“It was a remarkable experience,” Branson says of his own flight last year. “I put up the money for this enterprise, so I got my chance to go. But these individuals have put up their dreams in order to make this dream come true. Giving them the chance to go up is the least I could do.”

There have also been hints that to mark another milestone flight (perhaps the 50th) Branson will offer the same chance to six journalists who have helped spread the word of commercial space business. When asked his opinion on the matter, local reporter Andrew Carruthers had this to say, “That would be awesome. And it’s Carruthers, with three r’s.”

See what I wrote about this story on my Published Works page.

Top of page Steve’s Homepage
Weekly Stories Main Page

For the week of:

August 3, 2008

From the Past, to the Future

A bottle was pressed into Nikos’s left hand. He wiped the rim with his fingers, took a swig, felt the burn of alcohol, and passed it to his right. Every seat in the theater was filled, and the air trembled with noise. From conversations in a dozen languages to generic shouts of joy. The woman sitting in front of him was panning a video camera around while giving a loud narrative in what Nikos thought was Chinese. Nikos shouted a whoop, just so whoever watched the video would know he had been there.

The huge screen showed a less raucous group in the nearby stadium. While Nikos could have stretched his budget to afford a ticket there, he felt it was better to experience the moment with the masses, not the dignitaries.

On the top of the screen was a clock in the last minutes of a countdown. The noise level remained fairly constant, until around thirty seconds before zero. Then a few members of the audience tried to hush the rest. At first their efforts had the opposite effect, but when the countdown finally reached zero, the theater was quiet. Every eye was on the screen which was focused on the entrance to the stadium.

For several heartbeats, nothing happened. Then, a young, thin woman jogged into the stadium carrying a small torch. The theater around Nikos erupted. People were jumping up and down, clapping, shouting, hugging. Nikos stood on his seat and added to the din with a wordless yell.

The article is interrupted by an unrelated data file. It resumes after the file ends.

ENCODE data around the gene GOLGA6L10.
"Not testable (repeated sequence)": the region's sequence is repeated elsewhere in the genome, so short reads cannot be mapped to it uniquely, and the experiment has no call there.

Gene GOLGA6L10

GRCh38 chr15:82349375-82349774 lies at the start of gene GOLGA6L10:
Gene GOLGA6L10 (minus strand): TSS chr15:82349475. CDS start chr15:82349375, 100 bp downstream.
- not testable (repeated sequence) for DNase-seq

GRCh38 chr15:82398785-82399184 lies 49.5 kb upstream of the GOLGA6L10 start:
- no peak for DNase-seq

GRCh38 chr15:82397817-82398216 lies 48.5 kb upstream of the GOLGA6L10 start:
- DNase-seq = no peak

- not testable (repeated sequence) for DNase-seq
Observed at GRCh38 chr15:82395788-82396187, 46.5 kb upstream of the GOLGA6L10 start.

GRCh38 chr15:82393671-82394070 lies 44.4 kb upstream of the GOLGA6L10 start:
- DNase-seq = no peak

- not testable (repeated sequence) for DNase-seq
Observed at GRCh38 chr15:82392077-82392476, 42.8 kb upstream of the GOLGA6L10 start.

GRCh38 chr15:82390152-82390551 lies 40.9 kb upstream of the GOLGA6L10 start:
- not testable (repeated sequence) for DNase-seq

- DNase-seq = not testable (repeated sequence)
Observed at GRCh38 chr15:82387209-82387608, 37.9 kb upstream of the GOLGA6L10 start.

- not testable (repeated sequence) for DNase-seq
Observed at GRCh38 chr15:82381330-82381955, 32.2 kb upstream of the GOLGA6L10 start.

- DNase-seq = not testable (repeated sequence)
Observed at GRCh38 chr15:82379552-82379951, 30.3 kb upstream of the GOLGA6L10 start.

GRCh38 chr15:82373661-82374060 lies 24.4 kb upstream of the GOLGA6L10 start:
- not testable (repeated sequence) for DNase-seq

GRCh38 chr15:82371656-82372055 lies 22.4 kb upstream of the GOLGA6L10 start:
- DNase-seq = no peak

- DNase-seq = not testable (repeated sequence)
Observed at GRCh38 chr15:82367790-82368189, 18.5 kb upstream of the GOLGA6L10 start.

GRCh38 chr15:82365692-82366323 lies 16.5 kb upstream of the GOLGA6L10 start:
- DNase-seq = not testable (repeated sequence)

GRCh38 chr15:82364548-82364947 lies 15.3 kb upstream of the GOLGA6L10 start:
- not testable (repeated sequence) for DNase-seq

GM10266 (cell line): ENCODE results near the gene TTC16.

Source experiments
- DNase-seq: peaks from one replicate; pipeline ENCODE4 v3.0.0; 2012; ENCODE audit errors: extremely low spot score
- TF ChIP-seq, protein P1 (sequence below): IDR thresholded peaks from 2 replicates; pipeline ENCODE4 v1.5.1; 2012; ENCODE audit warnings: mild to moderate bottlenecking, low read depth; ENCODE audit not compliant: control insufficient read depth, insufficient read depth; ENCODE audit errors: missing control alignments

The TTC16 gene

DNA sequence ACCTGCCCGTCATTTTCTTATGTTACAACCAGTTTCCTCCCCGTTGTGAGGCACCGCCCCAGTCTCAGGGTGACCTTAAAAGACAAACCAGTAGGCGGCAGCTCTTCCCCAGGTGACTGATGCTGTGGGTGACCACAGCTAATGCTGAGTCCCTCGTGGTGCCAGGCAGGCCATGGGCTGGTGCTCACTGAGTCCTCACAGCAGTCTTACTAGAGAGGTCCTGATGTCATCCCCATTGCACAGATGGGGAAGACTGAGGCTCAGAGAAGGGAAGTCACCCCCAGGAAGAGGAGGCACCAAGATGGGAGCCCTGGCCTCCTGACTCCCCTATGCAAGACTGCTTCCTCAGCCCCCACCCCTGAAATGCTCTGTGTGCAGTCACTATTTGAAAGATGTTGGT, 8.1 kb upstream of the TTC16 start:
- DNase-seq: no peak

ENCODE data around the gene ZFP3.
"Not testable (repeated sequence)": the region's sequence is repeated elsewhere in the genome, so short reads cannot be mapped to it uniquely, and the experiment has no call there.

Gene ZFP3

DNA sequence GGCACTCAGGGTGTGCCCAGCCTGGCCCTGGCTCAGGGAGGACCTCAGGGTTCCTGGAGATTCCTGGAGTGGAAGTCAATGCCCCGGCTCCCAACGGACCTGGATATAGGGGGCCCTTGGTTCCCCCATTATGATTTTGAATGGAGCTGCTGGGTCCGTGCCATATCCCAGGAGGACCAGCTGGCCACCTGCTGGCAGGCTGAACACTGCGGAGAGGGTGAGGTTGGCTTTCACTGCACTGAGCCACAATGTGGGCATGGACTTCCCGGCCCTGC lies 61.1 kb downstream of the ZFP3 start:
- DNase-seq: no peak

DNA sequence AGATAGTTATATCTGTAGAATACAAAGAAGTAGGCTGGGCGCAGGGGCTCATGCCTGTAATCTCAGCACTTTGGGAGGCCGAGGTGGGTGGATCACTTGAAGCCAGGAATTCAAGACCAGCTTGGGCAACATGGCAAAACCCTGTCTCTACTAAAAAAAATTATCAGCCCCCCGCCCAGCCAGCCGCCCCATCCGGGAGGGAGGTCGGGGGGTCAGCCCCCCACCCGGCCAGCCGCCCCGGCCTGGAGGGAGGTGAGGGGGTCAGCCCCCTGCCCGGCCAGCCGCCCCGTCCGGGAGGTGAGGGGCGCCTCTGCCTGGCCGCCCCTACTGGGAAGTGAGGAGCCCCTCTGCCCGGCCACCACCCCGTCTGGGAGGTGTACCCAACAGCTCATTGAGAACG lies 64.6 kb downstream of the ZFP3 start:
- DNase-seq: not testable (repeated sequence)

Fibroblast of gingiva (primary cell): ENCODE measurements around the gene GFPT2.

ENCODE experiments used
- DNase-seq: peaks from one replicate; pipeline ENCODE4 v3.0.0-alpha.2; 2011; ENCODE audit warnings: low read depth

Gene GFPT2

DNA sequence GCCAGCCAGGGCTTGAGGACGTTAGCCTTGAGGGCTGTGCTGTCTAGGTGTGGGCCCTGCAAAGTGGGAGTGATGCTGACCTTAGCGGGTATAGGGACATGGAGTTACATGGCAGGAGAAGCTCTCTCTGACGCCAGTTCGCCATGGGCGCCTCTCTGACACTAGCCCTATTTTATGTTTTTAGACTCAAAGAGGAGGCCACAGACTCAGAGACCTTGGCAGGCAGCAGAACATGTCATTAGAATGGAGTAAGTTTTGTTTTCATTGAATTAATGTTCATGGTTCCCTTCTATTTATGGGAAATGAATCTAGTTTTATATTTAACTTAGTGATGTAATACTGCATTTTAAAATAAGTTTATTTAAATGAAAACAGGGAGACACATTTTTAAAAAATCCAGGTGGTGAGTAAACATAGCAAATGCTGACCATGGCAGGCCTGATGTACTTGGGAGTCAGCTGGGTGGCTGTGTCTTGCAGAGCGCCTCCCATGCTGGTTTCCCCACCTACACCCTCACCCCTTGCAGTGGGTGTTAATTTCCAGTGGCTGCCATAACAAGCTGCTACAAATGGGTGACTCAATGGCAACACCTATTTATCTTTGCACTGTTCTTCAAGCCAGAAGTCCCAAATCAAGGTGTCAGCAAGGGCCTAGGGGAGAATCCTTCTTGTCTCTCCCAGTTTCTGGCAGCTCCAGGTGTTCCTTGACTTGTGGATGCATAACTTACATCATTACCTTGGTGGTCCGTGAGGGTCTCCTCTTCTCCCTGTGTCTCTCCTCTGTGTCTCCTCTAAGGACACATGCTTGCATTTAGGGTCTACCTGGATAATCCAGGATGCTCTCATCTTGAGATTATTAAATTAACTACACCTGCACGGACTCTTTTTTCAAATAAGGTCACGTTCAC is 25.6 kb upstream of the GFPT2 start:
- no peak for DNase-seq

On the screen, the woman jogged to the center of the stadium where a cauldron stood on a raised platform. When she reached it, the theater went from deafening to quiet stillness in a few seconds. Around Nikos everybody stood holding their breath. The girl with the torch looked around the stadium with a smile splitting her face. Nikos saw her take a deep breath, then light the Olympic Flame.

The theater exploded in joy. At first Nikos joined in, shouting and laughing and hugging people at random. But then the energy left him, and he stood still with tears running down his face; everybody had waited so long for this moment.


It took several minutes for Nikos to work his way out of the theater. He had experienced the big moment, what could the dry speeches of politicians and celebrities add to that?

Nikos walked along the corridor, brushing his hand along the ivy that covered the rock wall, until he came to an elevator. He stepped in and once the door closed a computerized female voice asked, “Destination.”

“Level One.”

The elevator accelerated up, but then slowed to a stop after a few seconds. A yellow light came on above the door and the voice stated, “Warning. The grav-plating on this level is at 0.9 gee. Please watch your step.”

The door opened to anther ivy covered corridor of vitrified bricks. Nikos stepped out and his stomach quivered at crossing the gravity differential, but settled as he relaxed with his new lightness. Ten meters in front of him was a window. He walked up to it and looked out. He ignored the dark gray landscape and looked only at the glorious blue-white orb hanging in the black sky. He could see most of Europe but Greece was under thick clouds.

Nikos grinned. It was possible that when Heracles started the Games millennia ago to honor Zeus, he could have foreseen them spreading beyond Greece; with the world’s athletes competing in the great cities of the globe. But even he could not have seen that one day, the Olympic Flame would burn upon the moon.

See what I wrote about this story on my Published Works page.

Top of page Steve’s Homepage
Weekly Stories Main Page

For the week of:

August 10, 2008

I had a story for this week about the war in Georgia, but for several reasons I never finished before it became irrelevant. Then I decided I needed a mental health break.

Top of page Steve’s Homepage
Weekly Stories Main Page

For the week of:

August 17, 2008

I’m taking a mental health break.

Top of page Steve’s Homepage
Weekly Stories Main Page

For the week of:

August 24, 2008

I’m taking a mental health break.

Top of page Steve’s Homepage
Weekly Stories Main Page

For the week of:

August 31, 2008

I’m taking a mental health break.

Top of page Steve’s Homepage
Weekly Stories Main Page

For the week of:

October 5, 2008

Small Step

Closing her eyes, Cherie took a slow, deep breath. Opening her eyes she looked out upon the gray, rolling landscape. For a hundred meters the land was lit by the ship’s spotlights, but beyond that lay only blackness. She couldn’t tell where the planet ended and space began. If they hadn’t spent months on the moon practicing for this landing, it would have been disconcerting. Just for a second, Cherie let herself wonder if she was still on the moon, but the unusual weight of her suit told her otherwise.